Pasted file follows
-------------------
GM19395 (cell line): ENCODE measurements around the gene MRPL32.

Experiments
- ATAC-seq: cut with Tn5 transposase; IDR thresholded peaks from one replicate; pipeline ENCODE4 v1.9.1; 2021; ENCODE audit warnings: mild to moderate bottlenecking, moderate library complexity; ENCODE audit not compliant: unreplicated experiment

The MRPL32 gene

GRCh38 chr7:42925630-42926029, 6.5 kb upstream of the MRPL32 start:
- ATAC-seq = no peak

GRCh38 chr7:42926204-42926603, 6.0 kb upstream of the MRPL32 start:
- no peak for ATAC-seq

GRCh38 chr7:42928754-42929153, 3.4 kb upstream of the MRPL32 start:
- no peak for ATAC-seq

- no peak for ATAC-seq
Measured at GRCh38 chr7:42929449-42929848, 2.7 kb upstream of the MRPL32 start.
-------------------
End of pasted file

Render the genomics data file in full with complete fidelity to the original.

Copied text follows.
GM19395 (cell line): ENCODE measurements around the gene MRPL32.

Experiments
- ATAC-seq: cut with Tn5 transposase; IDR thresholded peaks from one replicate; pipeline ENCODE4 v1.9.1; 2021; ENCODE audit warnings: mild to moderate bottlenecking, moderate library complexity; ENCODE audit not compliant: unreplicated experiment

The MRPL32 gene

GRCh38 chr7:42925630-42926029, 6.5 kb upstream of the MRPL32 start:
- ATAC-seq = no peak

GRCh38 chr7:42926204-42926603, 6.0 kb upstream of the MRPL32 start:
- no peak for ATAC-seq

GRCh38 chr7:42928754-42929153, 3.4 kb upstream of the MRPL32 start:
- no peak for ATAC-seq

- no peak for ATAC-seq
Measured at GRCh38 chr7:42929449-42929848, 2.7 kb upstream of the MRPL32 start.